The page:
The Ultimate Guide to Down Payments

Down payments are a big part of purchasing a home. You can’t buy anything without putting some money upfront, so it is important to know the basics about down payments before you go into the process. This blog post will cover everything you need to know about down payment requirements and what your options are when looking for financing. We’ll also discuss how much you should put down, what type of mortgage has the best rates, and how much that monthly payment could be over time!

What is a down payment and why do I need one?

The one thing you will need to purchase a house is money. How much money depends completely on how big of a loan you are approved for and what your lender requires as the down payment amount. For most loans, this number ranges between three percent (lower rates) or 20% (higher rates). If you put less than 20%, then you will be required to pay for Private Mortgage Insurance (PMI), which costs an extra $50-$100 per month.

Your down payment is essentially how much money you put towards the purchase of your home upfront, before financing kicks in and makes monthly payments on a set schedule until it’s paid off. The more money you have saved up, the less you will have to borrow and thus pay back over time.

The lower your down payment, the more money you can potentially borrow and spend on other parts of making a home livable such as renovations or new appliances. However, taking out a larger loan means that you’ll be paying extra interest charges and may not save much in monthly payments.

Down Payment Requirements

The requirements for down payments vary by loan type and lender. You can get a general idea of what your minimum needs to be based on the chart below:

Jumbo loans (loans over $453,100 in most areas) may require more than 20% for some lenders.

You should always work with one of our Mortgage Bankers at HomeCity. They will be able to tell you exactly what down payment amount your lender will require to fund the loan so that you can save accordingly!

*Keep in mind, if your credit score is below 620-640, it may be difficult for you to qualify for a home loan at all !

If this sounds like more than just 20% of the cost of your home, don’t worry. You can still purchase a house! There are other options that you could look into if you need to borrow more than 20%.

One option is an FHA Loan, which requires as little as three percent down but comes with costly monthly mortgage insurance (or PMI) charged by the government for the life of the loan.

Types of Mortgages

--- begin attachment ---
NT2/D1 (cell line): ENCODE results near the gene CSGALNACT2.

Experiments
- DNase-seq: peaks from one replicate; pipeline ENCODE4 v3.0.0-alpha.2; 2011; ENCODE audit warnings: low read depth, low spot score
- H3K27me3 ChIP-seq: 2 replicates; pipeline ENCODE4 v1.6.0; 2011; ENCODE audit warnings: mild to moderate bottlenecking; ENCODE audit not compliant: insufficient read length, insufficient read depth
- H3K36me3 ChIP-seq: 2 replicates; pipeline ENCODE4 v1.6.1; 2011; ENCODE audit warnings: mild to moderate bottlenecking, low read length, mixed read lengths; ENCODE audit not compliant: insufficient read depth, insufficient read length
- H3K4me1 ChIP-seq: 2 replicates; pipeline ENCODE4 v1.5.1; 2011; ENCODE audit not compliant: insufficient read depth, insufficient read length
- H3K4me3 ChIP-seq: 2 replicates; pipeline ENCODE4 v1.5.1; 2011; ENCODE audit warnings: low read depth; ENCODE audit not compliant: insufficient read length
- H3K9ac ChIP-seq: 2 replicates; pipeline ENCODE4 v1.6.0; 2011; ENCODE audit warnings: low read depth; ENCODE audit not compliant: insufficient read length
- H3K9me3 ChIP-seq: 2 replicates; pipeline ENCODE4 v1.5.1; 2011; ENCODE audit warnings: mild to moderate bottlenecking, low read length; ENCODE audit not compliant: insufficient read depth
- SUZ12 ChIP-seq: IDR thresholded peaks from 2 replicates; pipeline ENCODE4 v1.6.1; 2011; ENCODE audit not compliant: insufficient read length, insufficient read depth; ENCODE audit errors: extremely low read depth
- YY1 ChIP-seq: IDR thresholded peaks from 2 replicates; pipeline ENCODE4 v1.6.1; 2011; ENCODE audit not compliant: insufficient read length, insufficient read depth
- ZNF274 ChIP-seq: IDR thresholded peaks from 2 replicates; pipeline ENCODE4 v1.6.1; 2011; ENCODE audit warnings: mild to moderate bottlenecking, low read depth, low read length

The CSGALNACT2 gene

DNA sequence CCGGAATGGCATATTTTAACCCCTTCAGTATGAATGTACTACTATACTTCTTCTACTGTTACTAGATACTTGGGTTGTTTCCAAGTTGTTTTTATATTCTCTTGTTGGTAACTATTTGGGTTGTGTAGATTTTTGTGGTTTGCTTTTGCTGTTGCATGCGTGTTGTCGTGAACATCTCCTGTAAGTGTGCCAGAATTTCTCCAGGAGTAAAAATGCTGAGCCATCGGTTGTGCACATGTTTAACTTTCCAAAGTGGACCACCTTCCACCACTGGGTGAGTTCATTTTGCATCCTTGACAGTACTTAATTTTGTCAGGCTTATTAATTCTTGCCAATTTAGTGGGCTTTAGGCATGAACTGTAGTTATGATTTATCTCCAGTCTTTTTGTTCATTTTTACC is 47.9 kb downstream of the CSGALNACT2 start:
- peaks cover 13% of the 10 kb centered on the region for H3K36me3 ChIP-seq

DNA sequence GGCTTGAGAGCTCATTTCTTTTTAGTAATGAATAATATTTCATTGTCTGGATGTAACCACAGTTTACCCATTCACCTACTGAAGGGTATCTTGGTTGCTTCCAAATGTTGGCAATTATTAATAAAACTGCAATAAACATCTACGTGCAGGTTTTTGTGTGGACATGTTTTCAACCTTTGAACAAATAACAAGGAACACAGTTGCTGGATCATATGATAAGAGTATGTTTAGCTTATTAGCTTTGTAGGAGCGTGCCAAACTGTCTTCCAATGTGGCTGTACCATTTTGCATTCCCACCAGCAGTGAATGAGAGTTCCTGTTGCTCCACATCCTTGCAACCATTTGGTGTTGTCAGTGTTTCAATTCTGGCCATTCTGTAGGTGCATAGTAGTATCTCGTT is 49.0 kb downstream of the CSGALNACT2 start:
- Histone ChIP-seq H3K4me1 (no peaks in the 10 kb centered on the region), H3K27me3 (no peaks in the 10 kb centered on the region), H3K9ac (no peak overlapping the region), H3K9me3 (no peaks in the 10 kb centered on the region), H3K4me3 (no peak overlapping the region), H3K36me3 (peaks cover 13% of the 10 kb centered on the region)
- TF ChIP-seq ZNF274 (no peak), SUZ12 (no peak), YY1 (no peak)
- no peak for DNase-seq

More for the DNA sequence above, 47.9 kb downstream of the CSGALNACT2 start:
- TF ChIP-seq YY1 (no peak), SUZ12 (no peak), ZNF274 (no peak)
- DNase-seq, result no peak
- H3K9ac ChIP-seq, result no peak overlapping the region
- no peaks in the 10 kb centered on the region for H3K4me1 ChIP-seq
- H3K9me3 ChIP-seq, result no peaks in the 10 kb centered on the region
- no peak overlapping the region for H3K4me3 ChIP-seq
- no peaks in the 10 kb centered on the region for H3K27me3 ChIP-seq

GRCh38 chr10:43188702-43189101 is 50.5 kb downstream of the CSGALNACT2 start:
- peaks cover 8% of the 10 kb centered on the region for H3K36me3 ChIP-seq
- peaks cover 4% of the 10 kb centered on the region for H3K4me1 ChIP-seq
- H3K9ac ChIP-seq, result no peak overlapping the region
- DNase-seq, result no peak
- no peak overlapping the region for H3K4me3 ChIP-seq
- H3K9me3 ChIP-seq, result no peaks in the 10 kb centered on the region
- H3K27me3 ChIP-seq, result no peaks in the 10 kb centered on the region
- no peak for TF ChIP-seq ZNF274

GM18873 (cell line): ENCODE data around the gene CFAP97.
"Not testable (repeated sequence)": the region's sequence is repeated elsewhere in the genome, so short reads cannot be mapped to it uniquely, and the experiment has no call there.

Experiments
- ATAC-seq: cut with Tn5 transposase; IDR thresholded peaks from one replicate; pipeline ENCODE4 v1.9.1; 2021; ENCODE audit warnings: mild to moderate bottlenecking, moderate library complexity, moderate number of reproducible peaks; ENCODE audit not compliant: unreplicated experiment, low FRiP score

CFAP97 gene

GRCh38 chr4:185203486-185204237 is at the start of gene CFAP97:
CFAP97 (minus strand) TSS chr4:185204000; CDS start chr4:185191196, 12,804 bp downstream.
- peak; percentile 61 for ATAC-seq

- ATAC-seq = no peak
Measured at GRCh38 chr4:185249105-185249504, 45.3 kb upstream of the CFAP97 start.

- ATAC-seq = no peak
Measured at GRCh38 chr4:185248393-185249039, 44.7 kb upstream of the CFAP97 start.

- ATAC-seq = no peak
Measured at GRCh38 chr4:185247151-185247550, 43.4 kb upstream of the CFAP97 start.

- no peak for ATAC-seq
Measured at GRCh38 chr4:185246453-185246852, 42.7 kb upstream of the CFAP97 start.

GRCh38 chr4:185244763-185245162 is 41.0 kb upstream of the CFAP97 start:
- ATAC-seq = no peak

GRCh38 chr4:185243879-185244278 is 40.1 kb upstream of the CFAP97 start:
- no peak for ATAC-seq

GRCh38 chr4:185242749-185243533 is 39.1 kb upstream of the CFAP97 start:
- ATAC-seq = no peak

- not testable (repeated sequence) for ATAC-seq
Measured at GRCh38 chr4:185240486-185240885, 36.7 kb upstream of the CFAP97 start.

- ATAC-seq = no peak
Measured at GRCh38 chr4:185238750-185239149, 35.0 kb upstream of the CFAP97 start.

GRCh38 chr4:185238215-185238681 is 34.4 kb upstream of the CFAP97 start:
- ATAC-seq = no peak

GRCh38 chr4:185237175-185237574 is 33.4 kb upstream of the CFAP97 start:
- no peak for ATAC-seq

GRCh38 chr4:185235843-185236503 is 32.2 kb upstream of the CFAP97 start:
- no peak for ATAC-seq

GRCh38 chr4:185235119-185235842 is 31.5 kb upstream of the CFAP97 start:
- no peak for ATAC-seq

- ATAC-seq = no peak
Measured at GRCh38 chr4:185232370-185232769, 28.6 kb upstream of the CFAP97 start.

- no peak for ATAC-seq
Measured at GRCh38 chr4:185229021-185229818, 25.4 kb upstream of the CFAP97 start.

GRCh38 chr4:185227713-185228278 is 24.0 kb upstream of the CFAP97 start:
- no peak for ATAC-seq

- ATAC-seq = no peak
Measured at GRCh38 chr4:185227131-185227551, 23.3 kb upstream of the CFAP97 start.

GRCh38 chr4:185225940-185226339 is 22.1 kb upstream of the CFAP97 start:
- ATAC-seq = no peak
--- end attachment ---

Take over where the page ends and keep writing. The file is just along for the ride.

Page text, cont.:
There are several types of mortgages to choose from. Each one is determined by the lender and will have its own set of pros and cons.

Conventional Loans

These are loans that are backed by Fannie Mae or Freddie Mac, which means they follow guidelines set out by these agencies in terms of maximum rates allowed for certain loan amounts. Conventional loans can be used for purchase or refinance and usually require a down payment of ten to twenty percent. They also come with PMI which you will have to pay monthly until your balance reaches eighty percent of the original value of the home.

FHA Loans

These are Federal Housing Authority-backed mortgages, which means they follow guidelines created by the federal government when it comes to maximum rates allowed for specific loan amounts. These loans are perfect if you have a lower than average credit score or don’t want to put down more than three percent of your home purchase price in order to avoid paying private mortgage insurance (PMI).

VA Loans

This is another type of Federal Housing Authority backed mortgage that is perfect for service members (active or retired) who are looking to purchase a home. This type of loan requires no down payment, which means you can literally walk into the dealership with nothing but your keys and drive off with a new car! That’s right; VA loans do not require any money down at all, making them ideal if you are looking to buy a new home with no money upfront.

Calculating Monthly Payments Over Time

There’s no denying that paying for a home is expensive, and it only gets more costly the longer you wait to start making monthly payments.  If you’re not ready to commit to monthly mortgage payments just yet, consider renting out your new property until you save enough money for a down payment or decide on how much of your own cash you want to invest in the home.

If you decide that now is the right time for you and your family to purchase a new house, make sure you keep these tips in mind.


In conclusion, down payment requirements vary by loan type. Down payments can also be determined by the lender based on credit score, previous debt obligations, and monthly income.

If you’re looking for a way to purchase your first home but don’t have enough money saved up for a standard 20% down payment, there are several options available that will allow you to get the keys to your new house and start making monthly payments sooner than later.

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